Video messaging app Snapchat decided to live-stream Ramadan prayers in Mecca as an instant reaction to requests by many Muslims on Twitter across the globe on Mecca Live hashtag. Thousands of tweets during the last week asking Snapchat to feature the Laylat Al Qadr event from Mecca, which is on Tuesday, 13th of July.
Topsy analytics tool reported 1.2M total tweets in the range 8 – 20 July, tweeting about the Snapchat live stream on #Mecca_Live hashtag.
Screenshot: Topsy analytics
The Saudi Arabian city, which is closed to non-muslims, has been featured on Snapchat to show off live videos/photos to the biggest gathering to humankind globally, which is around Kabaa – Earth’s first spot god created.
Snapchat decision to feature the Mecca prayers in the most popular part of the app “Live” has drawn huge attention to Islam and let non-Muslims know more about the religion. They wonder if the media is telling the truth!
— hoziers hoe🌈 (@la9at) July 14, 2015
Mecca Live featured worshippers breaking their fasts over iftar meals, Mecca’s panoramic views, haircuts & prayers.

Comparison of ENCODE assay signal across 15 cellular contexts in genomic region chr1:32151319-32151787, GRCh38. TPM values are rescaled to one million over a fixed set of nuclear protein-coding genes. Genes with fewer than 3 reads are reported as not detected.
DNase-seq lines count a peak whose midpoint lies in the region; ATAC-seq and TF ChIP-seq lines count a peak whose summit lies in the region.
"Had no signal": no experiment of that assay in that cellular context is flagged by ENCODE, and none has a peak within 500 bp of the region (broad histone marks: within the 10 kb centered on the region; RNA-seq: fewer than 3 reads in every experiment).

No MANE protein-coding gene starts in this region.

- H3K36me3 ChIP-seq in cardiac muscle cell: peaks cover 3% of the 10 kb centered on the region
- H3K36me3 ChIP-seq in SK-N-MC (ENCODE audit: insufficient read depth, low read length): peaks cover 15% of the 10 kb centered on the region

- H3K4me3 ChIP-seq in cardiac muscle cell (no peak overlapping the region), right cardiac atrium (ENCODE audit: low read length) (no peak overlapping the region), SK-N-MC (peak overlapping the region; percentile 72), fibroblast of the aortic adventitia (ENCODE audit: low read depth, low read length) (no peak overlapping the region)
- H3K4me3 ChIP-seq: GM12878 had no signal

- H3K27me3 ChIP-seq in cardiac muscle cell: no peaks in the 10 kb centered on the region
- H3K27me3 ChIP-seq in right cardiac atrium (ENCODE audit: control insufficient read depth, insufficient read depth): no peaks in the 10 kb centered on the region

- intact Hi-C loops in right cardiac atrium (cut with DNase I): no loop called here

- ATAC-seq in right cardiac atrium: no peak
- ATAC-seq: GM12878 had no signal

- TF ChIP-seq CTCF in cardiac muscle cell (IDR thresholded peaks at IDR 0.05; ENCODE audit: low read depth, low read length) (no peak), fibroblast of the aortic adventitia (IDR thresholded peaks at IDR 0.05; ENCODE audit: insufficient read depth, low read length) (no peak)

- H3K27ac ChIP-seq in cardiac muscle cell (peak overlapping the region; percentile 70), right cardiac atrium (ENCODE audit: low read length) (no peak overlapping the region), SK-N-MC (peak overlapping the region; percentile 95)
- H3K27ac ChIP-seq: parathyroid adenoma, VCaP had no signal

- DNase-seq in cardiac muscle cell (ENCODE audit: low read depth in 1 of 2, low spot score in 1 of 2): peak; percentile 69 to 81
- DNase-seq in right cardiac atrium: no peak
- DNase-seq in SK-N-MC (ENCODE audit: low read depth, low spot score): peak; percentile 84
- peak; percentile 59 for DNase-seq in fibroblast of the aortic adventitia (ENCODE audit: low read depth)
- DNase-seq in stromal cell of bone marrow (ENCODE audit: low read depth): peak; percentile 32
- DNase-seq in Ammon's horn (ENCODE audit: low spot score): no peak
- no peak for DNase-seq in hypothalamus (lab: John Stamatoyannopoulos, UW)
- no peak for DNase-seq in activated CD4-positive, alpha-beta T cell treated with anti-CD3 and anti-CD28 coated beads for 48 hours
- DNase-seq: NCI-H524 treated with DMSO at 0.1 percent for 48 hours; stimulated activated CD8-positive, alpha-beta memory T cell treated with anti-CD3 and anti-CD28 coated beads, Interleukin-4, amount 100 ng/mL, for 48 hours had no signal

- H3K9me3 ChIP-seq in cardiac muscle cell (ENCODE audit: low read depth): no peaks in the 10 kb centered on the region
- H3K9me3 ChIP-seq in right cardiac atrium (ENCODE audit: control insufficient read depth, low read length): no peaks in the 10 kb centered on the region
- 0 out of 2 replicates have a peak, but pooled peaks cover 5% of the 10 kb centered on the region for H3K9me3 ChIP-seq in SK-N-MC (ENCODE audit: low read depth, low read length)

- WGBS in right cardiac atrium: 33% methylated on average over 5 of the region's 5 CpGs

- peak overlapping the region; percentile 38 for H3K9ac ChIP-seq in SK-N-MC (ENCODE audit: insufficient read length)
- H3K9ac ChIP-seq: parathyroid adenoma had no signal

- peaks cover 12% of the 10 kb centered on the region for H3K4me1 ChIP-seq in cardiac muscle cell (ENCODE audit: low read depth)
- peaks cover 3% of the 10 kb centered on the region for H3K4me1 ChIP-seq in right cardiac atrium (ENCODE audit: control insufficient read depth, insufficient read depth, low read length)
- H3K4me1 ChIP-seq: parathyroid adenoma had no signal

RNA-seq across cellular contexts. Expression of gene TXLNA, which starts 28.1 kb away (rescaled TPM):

The Mecca Live hashtag on Twitter has been able to change the negative global narrative surrounding Islam.
#mecca_live is a beautiful look at an example of people coming together, really want to learn more about Islam, not the Islam we see in news
— Will Cook (@Wjfcook) July 13, 2015
Some tweeps would consider converting to Islam after seeing photos and videos from Mecca.
How did the initiative take place?
The initiative wasn’t a Snapchat idea, but all credit goes to a young Saudi Arabian tweep called Ahmed Al Jbreen on the 8th of July. Ahmed was disturbed by Snapchat for featuring “Tel Aviv Live.” Still, he considered the positive part of the story “Why not featuring Mecca Live” and beat the Tel Aviv story with a stunning story from Mecca, plus show off how peaceful Islam is? Here you go, the sequence of the initiative and how the whole thing started in tweets:
— عادل بن سالم الكلباني (@abuabdelelah) July 8, 2015